|Comprehensive School Reform Models|
|Congress recognized 17 reform models as meeting criteria that define comprehensive school reform. While these are not the only approaches that meet such criteria, they are widely known. We list them below with phone numbers so schools and districts can contact the programs. Visit the "School Reform Models" (link no longer available 11/01/2006) page of SEDL's CSR Web site for model descriptions, links to Web sites maintained by model developers and for information about other models beyond these 17.|
|Atlas Communities||617/969-7100, ext. 2401|
|Audrey Cohen College||212/343-1234, ext. 3400|
|Coalition of Essential Schools||401/863-3384|
|Community for Learning||800/892-5550|
|Expeditionary Learning Outward Bound||617/576-1260|
|High Schools That Work||404/875-9211|
|Modern Red Schoolhouse||615/320-8804, ext. 40|
|National Alliance for Restructuring Education||202/783-3668|
|Roots and Wings||800/548-4998|
|School Development Program||203/737-4016|
|Success for All||800/548-4998|
|Talent Development High School||410/516-8800|
|Urban Learning Center*||213/622-5237|
|*Will answer "Los Angeles Learning Center"|
Defining comprehensive school reform
Comprehensive school reform approaches share several important characteristics. They include all grade levels and address all core academic subject areas, instruction, and school organization — they are comprehensive. They incorporate research about best practices so that every school does not have to start from scratch — they are research-based. They have undergone rigorous and independent evaluations to demonstrate their effectiveness and success for all students — they are research-tested. Challenging academic standards, continuous professional development, appropriate uses of proven instructional technologies and strategies, meaningful parent and community support — to name a few — are usually part of a comprehensive approach.
Whether applicants choose one of the widely recognized models or propose a home-grown model, their applications must show how their approach indeed will be comprehensive. The nine characteristics of a comprehensive school reform model appear on the CSRD Web site under "Program Components"; "A CSRD Resource Guide" below introduces other supports available to CSRD applicants and awardees.
The vision of a comprehensive approach to school reform and improvement shows clearly in the intent of the enabling legislation, sponsored by Rep. David Obey (D-WI) and Rep. John Edward Porter (R-IL). This program acknowledges that schools with high Title I student populations often must reckon with the conditions of poverty, lack of student support services, preventive medical care, and low parental involvement because parents may work two jobs or speak a language other than English. Yet as the teachers, parents, and community members of Albuquerque's South Valley show in "A Comprehensive Collaboration," children in such schools and communities can succeed in schools — they can be made healthy and ready to learn; they can learn to read; they can stay in school. The CSRD program provides a critical opportunity for states, districts, schools, and the education R&D community to join together to make a significant difference for low-achieving students.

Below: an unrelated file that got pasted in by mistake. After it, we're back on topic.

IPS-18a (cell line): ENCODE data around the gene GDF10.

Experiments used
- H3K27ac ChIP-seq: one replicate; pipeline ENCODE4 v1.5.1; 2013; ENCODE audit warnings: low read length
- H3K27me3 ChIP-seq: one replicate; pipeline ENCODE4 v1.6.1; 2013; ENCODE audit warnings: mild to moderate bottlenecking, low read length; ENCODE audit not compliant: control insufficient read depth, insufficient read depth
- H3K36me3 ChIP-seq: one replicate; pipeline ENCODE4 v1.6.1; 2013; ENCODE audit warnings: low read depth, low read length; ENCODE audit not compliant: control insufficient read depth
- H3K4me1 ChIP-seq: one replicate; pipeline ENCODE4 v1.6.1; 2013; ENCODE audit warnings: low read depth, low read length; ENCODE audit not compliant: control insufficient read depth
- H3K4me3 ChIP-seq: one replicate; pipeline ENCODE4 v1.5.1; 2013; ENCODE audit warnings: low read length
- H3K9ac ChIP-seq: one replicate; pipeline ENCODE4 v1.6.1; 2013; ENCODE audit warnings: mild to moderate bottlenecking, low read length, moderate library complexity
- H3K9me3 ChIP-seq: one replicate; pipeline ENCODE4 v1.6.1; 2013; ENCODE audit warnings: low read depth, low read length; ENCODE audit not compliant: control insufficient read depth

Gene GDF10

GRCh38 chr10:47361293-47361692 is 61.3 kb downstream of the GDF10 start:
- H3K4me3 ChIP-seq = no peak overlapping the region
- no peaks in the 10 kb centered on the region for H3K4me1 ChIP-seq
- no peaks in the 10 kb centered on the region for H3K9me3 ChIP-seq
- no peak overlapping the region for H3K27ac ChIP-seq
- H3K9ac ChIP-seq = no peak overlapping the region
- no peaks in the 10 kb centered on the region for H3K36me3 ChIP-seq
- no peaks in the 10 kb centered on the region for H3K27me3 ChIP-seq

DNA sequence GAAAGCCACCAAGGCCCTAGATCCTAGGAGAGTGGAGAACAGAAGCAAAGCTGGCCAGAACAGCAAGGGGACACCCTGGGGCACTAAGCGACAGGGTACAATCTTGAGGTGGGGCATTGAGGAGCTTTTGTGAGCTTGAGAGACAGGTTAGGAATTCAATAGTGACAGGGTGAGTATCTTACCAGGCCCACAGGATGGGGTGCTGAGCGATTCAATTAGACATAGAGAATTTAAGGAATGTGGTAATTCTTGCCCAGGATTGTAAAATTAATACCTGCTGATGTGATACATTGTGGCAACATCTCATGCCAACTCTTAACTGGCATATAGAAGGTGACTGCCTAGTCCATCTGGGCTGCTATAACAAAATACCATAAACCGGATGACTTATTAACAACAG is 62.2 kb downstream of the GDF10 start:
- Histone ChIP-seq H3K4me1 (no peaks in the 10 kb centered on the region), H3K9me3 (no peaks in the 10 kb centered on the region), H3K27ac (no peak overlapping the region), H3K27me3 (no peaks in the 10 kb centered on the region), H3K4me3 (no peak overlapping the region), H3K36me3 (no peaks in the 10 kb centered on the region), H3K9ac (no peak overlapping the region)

The role of SEDL and regional educational labs
To promote and facilitate the CSRD program's quick start-up, Congress appropriated funds for the USDE to disseminate proven comprehensive school reform models. SEDL and the other nine regional laboratories will provide technical assistance to states and schools that will implement the initiative. During the first year, SEDL expects to provide assistance in three general areas:
- Assistance to states, districts, and schools With its CSRD Web site and telephone referral service, SEDL provides objective information about the program and comprehensive reform models/approaches.
- Assistance to states only Working with designated state contacts, SEDL will help states develop and prepare plans for conducting their state CSRD program competitions.
- Assistance to districts and schools only SEDL staff will help districts and schools make smart choices about pursuing CSRD program funds, models, or approaches, help them prepare proposals, and help local schools plan and implement comprehensive school reform.
SEDL's work on the Comprehensive School Reform Development program is well underway. The lab has set to work with state education agencies of the five-state region to plan and develop state competitions. The CSRD Resource Guide published here provides more information.
|A CSRD Resource Guide|
|SEDL and Comprehensive School Reform There's already much information available to help you learn more about the Comprehensive School Reform Demonstration program. To take advantage of the CSRD support offered by the Southwest Educational Development Laboratory: |
Joan Buttram was SEDL's Chief Operating Officer and managed SEDL's work in the CSRD program.